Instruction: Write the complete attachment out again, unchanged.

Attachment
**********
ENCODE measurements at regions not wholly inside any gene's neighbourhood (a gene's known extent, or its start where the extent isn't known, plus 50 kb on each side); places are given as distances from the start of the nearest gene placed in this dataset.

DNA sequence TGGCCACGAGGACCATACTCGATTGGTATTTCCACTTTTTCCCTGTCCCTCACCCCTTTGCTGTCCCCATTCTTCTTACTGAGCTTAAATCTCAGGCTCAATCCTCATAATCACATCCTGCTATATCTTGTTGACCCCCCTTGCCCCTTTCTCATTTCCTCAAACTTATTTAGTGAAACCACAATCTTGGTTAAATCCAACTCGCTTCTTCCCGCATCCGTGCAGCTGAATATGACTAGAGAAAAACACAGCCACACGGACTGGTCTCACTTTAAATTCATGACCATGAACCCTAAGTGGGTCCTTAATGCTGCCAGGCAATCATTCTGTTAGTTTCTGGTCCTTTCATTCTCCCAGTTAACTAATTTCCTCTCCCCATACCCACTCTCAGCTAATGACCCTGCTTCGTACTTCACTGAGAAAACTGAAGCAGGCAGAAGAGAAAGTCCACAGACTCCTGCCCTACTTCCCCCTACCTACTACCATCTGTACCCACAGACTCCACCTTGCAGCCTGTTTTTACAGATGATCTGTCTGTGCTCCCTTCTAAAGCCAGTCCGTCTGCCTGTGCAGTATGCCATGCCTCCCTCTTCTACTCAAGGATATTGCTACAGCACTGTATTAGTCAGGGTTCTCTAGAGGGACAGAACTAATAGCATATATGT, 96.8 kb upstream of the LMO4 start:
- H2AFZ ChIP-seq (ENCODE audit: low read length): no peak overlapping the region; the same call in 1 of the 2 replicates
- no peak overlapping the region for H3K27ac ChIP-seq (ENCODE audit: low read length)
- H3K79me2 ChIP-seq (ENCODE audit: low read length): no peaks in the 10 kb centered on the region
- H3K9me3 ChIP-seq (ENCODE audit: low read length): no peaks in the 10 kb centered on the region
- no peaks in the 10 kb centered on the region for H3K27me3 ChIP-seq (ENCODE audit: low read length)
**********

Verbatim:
ENCODE measurements at regions not wholly inside any gene's neighbourhood (a gene's known extent, or its start where the extent isn't known, plus 50 kb on each side); places are given as distances from the start of the nearest gene placed in this dataset.

DNA sequence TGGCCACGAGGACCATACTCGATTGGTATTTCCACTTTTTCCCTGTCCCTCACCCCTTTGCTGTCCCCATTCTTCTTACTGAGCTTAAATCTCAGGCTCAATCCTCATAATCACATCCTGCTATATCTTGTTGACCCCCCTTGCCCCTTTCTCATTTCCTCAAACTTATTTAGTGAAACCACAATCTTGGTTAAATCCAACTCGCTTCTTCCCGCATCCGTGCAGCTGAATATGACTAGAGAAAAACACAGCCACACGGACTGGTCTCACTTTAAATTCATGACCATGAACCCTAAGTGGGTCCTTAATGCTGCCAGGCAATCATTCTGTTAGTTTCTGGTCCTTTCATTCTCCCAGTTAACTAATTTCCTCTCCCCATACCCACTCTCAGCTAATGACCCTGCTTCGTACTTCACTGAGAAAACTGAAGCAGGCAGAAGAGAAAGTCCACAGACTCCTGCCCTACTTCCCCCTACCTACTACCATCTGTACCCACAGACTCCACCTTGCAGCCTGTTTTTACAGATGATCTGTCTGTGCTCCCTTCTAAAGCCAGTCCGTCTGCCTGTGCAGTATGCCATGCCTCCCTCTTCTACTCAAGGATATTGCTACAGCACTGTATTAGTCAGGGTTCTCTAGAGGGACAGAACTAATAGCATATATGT, 96.8 kb upstream of the LMO4 start:
- H2AFZ ChIP-seq (ENCODE audit: low read length): no peak overlapping the region; the same call in 1 of the 2 replicates
- no peak overlapping the region for H3K27ac ChIP-seq (ENCODE audit: low read length)
- H3K79me2 ChIP-seq (ENCODE audit: low read length): no peaks in the 10 kb centered on the region
- H3K9me3 ChIP-seq (ENCODE audit: low read length): no peaks in the 10 kb centered on the region
- no peaks in the 10 kb centered on the region for H3K27me3 ChIP-seq (ENCODE audit: low read length)